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Scene Structure: How to Write Turning Points

Are you in the middle of writing your story and wondering how to write a scene that indicates a turning point? Learn about turning points and how to show them within your story from Laurie Alberts, author of Showing & Telling.

how to show and tell in writing | turning points

Turning points in the action or the character’s emotions must be rendered in scenes rather than summary. Can you imagine Rhett Butler’s famous line “Frankly, my dear, I don’t give a damn,” in Gone With the Wind relayed in summary instead of in the vivid scene in which Scarlett finally decides she loves him but Rhett has had enough and walks out on her?

In Herman Melville’s classic story “Bartleby the Scrivener,” a lot of initial summary describes the members of the narrator’s office, but when the narrator asks his (until this point accommodating) clerk, Bartleby, to do some copying, and Bartleby shakes the narrator’s little world by saying “I would prefer not to,” a scene conveys this turning point. After Bartleby’s refusal, the story has changed direction.

Turning points can be shown via actions, as when the teenage girl alone in her family’s house in Joyce Carol Oates’s story “Where Are You Going, Where Have You Been?” walks out the door to join the terrifying stalker Arnold Friend.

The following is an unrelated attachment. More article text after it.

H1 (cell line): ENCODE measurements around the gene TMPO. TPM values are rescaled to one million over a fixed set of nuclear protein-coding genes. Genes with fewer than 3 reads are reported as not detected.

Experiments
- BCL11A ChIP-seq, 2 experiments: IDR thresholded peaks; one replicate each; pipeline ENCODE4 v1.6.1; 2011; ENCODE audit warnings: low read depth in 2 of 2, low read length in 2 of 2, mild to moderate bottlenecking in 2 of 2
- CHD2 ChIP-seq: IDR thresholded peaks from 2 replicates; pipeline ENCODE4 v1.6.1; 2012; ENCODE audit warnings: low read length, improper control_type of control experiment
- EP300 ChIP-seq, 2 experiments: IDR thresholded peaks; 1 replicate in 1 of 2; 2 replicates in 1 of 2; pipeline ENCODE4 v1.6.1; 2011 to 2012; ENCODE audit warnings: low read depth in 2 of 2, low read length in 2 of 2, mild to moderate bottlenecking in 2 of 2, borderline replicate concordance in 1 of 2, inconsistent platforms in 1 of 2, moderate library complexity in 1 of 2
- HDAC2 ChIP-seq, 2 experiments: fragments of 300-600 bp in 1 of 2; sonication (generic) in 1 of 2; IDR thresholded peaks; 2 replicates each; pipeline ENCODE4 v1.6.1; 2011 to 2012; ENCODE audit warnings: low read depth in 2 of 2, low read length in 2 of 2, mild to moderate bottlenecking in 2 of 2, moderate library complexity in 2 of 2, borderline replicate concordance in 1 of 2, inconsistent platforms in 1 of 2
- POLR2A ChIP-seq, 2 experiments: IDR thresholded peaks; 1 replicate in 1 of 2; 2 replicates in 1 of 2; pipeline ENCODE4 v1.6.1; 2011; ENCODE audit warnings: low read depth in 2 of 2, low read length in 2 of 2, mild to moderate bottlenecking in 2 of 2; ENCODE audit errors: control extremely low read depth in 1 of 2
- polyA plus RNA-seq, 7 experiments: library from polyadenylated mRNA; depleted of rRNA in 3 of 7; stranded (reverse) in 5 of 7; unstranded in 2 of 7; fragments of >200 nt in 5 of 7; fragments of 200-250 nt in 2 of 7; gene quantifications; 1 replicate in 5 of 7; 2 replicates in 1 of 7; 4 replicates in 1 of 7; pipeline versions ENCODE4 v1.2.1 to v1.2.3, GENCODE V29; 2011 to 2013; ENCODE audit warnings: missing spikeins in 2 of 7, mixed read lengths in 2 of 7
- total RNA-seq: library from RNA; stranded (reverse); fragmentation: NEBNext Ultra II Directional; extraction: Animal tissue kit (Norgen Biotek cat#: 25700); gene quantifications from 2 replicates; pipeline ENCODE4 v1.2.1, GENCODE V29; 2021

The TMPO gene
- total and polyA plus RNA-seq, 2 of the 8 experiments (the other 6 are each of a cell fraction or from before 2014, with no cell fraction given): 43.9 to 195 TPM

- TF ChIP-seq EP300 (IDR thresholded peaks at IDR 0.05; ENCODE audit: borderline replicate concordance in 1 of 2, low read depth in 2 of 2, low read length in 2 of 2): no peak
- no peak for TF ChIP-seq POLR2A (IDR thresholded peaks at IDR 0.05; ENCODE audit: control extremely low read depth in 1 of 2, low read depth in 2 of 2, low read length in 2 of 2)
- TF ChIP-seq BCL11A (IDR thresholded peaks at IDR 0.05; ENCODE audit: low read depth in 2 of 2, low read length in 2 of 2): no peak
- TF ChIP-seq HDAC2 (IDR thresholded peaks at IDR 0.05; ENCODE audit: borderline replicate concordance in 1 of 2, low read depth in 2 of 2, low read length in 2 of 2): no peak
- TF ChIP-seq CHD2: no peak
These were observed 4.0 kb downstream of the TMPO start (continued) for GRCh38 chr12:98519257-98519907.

Turning points can occur without direct confrontation. A turning point scene might be wholly internal, as when it leads up to a character making an important decision or coming to see the truth about a situation without necessarily voicing that awareness. If Sally gets called to the principal’s office and is reprimanded and put on probation, and while the principal is chastising her she decides to quit her job, this would be a turning point. There’s been no open confrontation (though there’s plenty of conflict), Sally has said nothing, but the event has led to her decision to quit—that’s a turning point scene.

Think about what point in your narrative your protagonist or narrator reaches a turning point. Your turning point scene—and it must be a scene, not a summary—can show this change in the character’s life or consciousness through thoughts, action, or dialogue. But it must grow naturally out of what comes before so that the turning point is credible. In other words, if you’re going to show a girl walking out of her house to join a scary stalker, you better have already shown us that this stalker has, through terror and threats of reprisals on her family, broken this girl’s will. You want your readers to believe in the turning point, and they won’t if it comes out of thin air.

This excerpt is from Showing & Telling by Laurie Alberts. Buy this book and discover:

  • The purposes of scenes
  • Five types of scenes—flashback, suspense, resolution, conflict, and ones that introduce character
  • How to write the beginning, middle, and end of a scene
  • Practice exercises for writing scenes
  • What summary is and how to use it to set up a scene

Buy Showing & Telling now!

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